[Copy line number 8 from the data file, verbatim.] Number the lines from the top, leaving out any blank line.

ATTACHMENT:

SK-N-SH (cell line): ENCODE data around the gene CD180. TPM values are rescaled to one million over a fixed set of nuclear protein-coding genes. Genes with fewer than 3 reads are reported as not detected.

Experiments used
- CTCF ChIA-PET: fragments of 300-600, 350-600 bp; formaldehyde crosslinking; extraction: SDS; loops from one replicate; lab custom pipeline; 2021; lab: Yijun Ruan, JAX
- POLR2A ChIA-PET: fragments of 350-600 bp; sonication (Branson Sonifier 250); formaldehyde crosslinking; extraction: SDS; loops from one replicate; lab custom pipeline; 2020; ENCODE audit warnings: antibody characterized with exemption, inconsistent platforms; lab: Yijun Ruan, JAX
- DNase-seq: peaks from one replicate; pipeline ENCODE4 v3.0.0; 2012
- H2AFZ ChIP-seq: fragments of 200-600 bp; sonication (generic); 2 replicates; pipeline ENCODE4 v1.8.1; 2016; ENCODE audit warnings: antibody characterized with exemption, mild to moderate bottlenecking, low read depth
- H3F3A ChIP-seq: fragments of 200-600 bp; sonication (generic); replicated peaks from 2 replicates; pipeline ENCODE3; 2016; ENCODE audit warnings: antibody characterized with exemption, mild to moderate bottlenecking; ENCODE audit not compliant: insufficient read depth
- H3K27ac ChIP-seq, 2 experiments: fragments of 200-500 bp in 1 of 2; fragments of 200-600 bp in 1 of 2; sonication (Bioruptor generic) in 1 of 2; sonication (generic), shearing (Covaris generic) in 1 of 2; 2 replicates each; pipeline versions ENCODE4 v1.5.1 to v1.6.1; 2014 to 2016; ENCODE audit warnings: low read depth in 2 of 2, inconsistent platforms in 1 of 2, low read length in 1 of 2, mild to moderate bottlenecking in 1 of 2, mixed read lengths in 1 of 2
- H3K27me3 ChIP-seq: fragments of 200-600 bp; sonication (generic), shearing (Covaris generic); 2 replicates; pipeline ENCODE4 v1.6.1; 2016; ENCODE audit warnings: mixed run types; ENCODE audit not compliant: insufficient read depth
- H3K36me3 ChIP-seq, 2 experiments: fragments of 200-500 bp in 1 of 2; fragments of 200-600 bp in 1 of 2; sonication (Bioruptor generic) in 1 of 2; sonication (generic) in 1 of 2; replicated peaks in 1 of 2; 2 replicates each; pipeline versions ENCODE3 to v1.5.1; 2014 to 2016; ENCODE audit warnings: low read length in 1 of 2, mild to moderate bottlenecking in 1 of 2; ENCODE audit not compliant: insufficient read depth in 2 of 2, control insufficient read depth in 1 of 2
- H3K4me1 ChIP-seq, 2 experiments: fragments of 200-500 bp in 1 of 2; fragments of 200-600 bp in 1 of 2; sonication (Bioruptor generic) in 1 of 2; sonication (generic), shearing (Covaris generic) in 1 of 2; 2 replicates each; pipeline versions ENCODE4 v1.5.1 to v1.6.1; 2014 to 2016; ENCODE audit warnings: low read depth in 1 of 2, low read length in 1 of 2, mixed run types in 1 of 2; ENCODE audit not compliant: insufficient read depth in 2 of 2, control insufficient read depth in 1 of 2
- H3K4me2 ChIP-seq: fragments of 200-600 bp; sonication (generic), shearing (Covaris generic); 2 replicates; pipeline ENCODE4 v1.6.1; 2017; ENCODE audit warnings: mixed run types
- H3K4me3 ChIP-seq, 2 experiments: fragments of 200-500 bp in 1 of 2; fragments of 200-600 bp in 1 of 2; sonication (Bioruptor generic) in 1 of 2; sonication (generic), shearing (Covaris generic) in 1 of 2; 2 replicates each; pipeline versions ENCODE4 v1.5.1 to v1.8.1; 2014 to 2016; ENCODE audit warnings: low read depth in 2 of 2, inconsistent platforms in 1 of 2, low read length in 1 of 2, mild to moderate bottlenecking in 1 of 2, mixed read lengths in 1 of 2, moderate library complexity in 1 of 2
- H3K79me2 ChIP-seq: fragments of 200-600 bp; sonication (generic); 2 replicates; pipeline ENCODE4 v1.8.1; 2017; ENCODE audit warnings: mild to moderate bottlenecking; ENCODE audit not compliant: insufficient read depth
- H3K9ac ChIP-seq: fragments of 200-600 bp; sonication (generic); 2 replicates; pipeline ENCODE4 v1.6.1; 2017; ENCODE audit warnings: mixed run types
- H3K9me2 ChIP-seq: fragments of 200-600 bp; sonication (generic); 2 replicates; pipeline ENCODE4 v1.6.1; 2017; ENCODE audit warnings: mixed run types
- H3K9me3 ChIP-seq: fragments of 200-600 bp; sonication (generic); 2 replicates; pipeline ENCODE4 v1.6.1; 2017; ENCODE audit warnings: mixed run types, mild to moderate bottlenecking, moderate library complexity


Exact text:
- H3K27ac ChIP-seq, 2 experiments: fragments of 200-500 bp in 1 of 2; fragments of 200-600 bp in 1 of 2; sonication (Bioruptor generic) in 1 of 2; sonication (generic), shearing (Covaris generic) in 1 of 2; 2 replicates each; pipeline versions ENCODE4 v1.5.1 to v1.6.1; 2014 to 2016; ENCODE audit warnings: low read depth in 2 of 2, inconsistent platforms in 1 of 2, low read length in 1 of 2, mild to moderate bottlenecking in 1 of 2, mixed read lengths in 1 of 2